HANNOVER, Maryland—The Sickle Cell Disease Association of America will hold its 49th annual national convention virtually this year from Tuesday, October 12 through Saturday, October 16. The five-day multidisciplinary convention on sickle cell disease and sickle cell trait attracts hundreds of healthcare professionals, patients, families, community organizations, leaders and advocates.
“Our group of world-class speakers will present innovative and current best practice strategies and inspire and challenge our thinking about management and care and the latest scientific and clinical information on sickle cell disease,” said Beverley Francis-Gibson, President. and CEO of the American Sickle Cell Association. “There is something for everyone at our convention this year.
The opening and honorary lectures will be delivered by:
- Dr. Kim Smith-Whitley is executive vice president and head of research and development at Global Blood Therapeutics, and Teonna Woolford is the founder and CEO of the Sickle Cell Reproductive Health Education Guideline. Woolford lives with sickle cell disease. Smith-Whitley and Woolford will present the Charles F. Whitten, MD Memorial Lecture: “Sickle Cell and Access to Reproductive Health Services: An Advocate’s Perspective”.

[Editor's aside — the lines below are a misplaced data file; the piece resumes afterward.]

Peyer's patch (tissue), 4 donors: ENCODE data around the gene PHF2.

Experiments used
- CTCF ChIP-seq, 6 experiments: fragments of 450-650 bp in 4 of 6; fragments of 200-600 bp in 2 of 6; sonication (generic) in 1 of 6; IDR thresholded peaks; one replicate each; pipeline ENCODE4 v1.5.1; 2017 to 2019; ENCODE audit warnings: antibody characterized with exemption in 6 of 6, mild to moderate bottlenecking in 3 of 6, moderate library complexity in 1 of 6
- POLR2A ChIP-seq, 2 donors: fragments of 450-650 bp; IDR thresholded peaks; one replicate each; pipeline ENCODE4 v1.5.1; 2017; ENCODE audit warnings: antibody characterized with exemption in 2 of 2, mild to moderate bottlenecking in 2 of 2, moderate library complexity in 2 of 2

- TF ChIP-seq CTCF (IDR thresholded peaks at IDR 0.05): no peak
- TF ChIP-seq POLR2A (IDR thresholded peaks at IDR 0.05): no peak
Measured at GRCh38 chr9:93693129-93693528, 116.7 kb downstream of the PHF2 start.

- Dr. Gary H. Gibbons directs the National Heart, Lung and Blood Institute of the National Institutes of Health. Gibbons will present Clarice D. Reid, MD’s talk: “Accelerating Innovative Treatments for Sickle Cell Disease”.
Other convention events include business and grant meetings, exhibit hall presentations, advocacy talks, clinical trial updates, educational workshops, medical reports, panel discussions , awards and social events. Attendees will have the opportunity to connect and interact virtually with leaders and healthcare professionals and gain new relationships, knowledge and resources.
For more information, see the convention program or to register, visit www.sicklecelldisease.org/get-
sickle cell disease is an inherited blood disorder that causes red blood cells to take on a sickle shape, resulting in blockages that prevent blood from reaching certain parts of the body. As a result, people with sickle cell complications can suffer from anemia, jaundice, gallstones, strokes, chronic pain, organ damage, and premature death. No universal remedy exists. (sicklecelldisease.net)
American Sickle Cell Association advocates for those affected by sickle cell disease and empowers community organizations to maximize quality of life and raise awareness while advancing the search for a universal cure. The association and more than 50 member organizations support sickle cell research, public and professional health education, and patient and community services. (www.sicklecelldisease.org)
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